Tax cuts and a $1 trillion infrastructure spending program would push inflation higher.

With Congress failing to repeal and replace ObamaCare, it is pushing the Trump Administration’s tax cuts and infrastructure jobs program out further. Inflation is staying low for longer as a result.

The Federal Reserve now is in a position where they do not need to raise rates to combat inflation. As a result, the Fed funds futures rate has dropped and is now showing about a 40 percent chance of a rate hike in December 2017.

Next week when the Fed meets, we could get clarification on when they will begin unwinding their $4.5 trillion balance sheet.

If you have an opinion on what the drop in corporate bond spreads means, please add your comment below.

Illinois Debt Clock Ticking Down To Junk Bond Status Credit Rating

The Illinois debt clock is ticking. Unless the Governor and the General Assembly set a budget in place by June 30, 2017, and a correctly balanced budget, Wall Street ratings agencies are expected to quickly downgrade the state’s credit to junk status.
Continue reading “Illinois Debt Clock Ticking Down To Junk Bond Status Credit Rating”

Deadly Parasitic Derivative Collapse Spreading Through Global Markets

Deutsche Bank may be on the verge of collapse. Last week Deutsche Bank reported Q2 2016 earnings of 20 million euros which is a 98% drop in earnings year-over-year.

In 2015, Deutsche Bank announced its first full year of loss since the 2008 recession.

Deutsche Bank’s stock is down -60% over the last year meaning that the bank is close to collapse.

Deutsche Bank’s shares now trade for two-thirds less than their tangible book value, a steeper discount than even during the depths of the financial crisis.

Beyond Germany, few stock traders care if Deutsche Bank collapses. The problem with Deutsche Bank collapsing is its enormous derivatives portfolio valued at 42 trillion euros! To put in perspective, the entire EU (all 28 member states) has an estimated GDP value of 14.3 trillion. Deutsche Bank’s 42 trillion euro derivatives portfolio is about three times the size of the entire EU!

One might think that with such a high exposure to the derivatives market, Deutsche Bank would have already collapsed. The reason Deutsche Bank has not collapsed is because of something called netting. For every derivative position Deutsche Bank holds, they hold another position in the opposite direction, so they roughly cancel each other out. At least that’s what Deutsche Bank is reporting that they are doing. Whether that is true or not remains to be seen. Why would anyone hedge their longs with shorts in a 1:1 ratio? You would never make any money from trading, and you would slowly lose on slippage. The OCC tracks netting on U.S. banks and does, in fact, show that even with netting, net current credit exposure (NCCE) has been rising rapidly since 2014.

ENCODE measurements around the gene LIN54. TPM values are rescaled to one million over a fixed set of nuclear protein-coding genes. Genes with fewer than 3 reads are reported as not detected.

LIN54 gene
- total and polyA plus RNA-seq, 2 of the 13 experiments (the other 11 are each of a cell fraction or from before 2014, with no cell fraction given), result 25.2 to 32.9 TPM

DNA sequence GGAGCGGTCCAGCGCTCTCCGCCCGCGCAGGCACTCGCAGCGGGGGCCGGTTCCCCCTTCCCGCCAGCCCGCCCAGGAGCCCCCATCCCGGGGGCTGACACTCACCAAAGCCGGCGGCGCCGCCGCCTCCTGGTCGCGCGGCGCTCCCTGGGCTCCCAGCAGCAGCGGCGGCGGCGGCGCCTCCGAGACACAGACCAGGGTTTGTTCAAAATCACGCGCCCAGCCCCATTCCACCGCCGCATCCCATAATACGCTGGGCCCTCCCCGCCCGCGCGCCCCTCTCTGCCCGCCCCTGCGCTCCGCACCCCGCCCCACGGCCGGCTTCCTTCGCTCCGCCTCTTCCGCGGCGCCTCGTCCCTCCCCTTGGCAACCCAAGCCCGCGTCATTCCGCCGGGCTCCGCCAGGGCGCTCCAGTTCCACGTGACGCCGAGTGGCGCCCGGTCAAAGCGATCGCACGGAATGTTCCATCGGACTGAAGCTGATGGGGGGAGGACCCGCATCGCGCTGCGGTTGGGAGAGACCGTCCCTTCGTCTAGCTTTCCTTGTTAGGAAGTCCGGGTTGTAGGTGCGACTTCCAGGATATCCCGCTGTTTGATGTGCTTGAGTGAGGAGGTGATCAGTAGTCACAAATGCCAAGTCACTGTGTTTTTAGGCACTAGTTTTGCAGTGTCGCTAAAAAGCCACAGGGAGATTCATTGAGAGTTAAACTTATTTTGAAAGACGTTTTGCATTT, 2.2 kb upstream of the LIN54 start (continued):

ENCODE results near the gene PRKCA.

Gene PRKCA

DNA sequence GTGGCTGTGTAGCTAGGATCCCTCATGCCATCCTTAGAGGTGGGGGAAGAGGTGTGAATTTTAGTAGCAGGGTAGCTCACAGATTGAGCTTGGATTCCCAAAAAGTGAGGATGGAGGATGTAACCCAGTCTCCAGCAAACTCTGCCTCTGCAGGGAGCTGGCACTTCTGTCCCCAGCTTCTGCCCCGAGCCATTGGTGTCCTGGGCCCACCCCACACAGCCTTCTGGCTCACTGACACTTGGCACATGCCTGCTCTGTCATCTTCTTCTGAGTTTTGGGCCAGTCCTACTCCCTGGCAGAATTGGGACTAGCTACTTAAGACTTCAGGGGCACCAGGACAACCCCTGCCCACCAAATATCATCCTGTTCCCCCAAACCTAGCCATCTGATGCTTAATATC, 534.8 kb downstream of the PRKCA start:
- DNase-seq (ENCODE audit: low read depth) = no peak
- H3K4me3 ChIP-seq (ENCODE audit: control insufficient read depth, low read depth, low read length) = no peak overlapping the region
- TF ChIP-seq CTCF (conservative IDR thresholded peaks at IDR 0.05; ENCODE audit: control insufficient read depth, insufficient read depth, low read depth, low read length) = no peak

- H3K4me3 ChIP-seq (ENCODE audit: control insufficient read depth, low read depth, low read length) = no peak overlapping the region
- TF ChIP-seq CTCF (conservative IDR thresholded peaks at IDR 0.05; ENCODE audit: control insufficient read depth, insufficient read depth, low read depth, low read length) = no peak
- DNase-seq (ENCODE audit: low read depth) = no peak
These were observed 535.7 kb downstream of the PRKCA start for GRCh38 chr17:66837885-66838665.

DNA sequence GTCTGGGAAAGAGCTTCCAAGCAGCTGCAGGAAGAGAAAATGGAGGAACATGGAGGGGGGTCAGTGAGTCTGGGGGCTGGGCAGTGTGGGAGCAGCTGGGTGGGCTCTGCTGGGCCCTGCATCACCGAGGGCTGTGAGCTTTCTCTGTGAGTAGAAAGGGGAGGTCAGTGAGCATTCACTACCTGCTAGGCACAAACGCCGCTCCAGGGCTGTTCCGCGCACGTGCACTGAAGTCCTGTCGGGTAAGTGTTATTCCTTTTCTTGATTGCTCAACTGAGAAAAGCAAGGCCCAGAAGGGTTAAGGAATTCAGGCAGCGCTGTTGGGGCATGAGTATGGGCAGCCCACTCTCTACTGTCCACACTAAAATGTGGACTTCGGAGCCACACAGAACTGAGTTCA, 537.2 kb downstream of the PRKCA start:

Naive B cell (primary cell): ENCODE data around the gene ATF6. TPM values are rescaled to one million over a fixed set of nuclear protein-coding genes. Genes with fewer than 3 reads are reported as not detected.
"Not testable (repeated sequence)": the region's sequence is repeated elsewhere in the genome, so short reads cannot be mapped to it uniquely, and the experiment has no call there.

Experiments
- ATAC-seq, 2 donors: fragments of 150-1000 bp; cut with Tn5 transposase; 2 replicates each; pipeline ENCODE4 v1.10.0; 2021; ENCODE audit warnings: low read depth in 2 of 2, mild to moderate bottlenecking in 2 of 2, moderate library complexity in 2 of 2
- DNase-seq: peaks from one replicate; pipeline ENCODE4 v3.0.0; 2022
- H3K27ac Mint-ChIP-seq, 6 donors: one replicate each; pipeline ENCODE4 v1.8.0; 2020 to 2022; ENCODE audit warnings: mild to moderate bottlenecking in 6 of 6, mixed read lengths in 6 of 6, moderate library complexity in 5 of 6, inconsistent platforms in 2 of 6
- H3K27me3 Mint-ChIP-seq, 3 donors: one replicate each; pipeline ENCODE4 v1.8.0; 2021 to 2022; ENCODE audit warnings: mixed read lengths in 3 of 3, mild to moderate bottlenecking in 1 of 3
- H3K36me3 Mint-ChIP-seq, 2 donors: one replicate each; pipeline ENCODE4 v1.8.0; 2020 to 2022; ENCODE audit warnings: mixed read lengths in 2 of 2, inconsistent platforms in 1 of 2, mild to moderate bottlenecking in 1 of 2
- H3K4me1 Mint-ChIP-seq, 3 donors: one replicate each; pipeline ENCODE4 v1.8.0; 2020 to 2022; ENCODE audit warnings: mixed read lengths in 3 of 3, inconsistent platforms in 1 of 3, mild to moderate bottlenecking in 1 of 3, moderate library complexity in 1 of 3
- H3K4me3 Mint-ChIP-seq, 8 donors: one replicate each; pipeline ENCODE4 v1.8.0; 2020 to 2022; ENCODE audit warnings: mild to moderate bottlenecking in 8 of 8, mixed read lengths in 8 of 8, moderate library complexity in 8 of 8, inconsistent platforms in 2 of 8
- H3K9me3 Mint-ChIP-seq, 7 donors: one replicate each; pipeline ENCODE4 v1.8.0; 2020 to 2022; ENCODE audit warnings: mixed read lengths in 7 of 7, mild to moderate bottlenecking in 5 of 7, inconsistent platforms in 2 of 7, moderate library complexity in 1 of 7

When Deutsche Bank collapses, it is going to be the explosion heard around the world, and it will be a disaster many times greater than the collapse of Lehman Brothers in 2008.

US Derivatives Exposure

The big U.S. banks have higher exposures to derivatives than Deutsche Bank. As of June 30, 2016, below are U.S. banks with the largest derivative exposures.

Citigroup has amassed the largest stockpile of interest-rate swaps as they bet on central bank rate changes.

Five U.S. banks hold 93% of all derivatives: Citigroup, JPMorgan Chase, Goldman Sachs, Bank of America, and Morgan Stanley. The total value of these derivatives is $247 trillion (notional).

Morgan Stanley has $31 trillion in derivatives with $1.6 trillion (notional) in credit derivatives. What is scary is that Morgan Stanley is back to speculating in the same credit derivatives market that took down AIG in 2008. I don’t think Morgan Stanley necessarily wants to speculate in credit derivatives but with revenue flat the last few years, they may be getting more desperate to prop up their stock price. Morgan Stanley’s stock is down more than -25% over the last year.

Most traders in the U.S. don’t care about Morgan Stanley’s risky credit derivatives portfolio, but they should. Morgan Stanley has more than 15,770 retail brokers managing $404 billion of other people’s money (mom and pop savings, retirees, pensions, retirement accounts, etc.cause). Morgan Stanley’s risky credit derivatives position poses a huge threat to the investing community in my opinion.

Banks and Financial Firms Will Not Disclose Information Until It’s Too Late

If you are waiting for banks and financial firms to disclose risks and even how much they were bailed out from the last time they made risky credit derivative bets, don’t.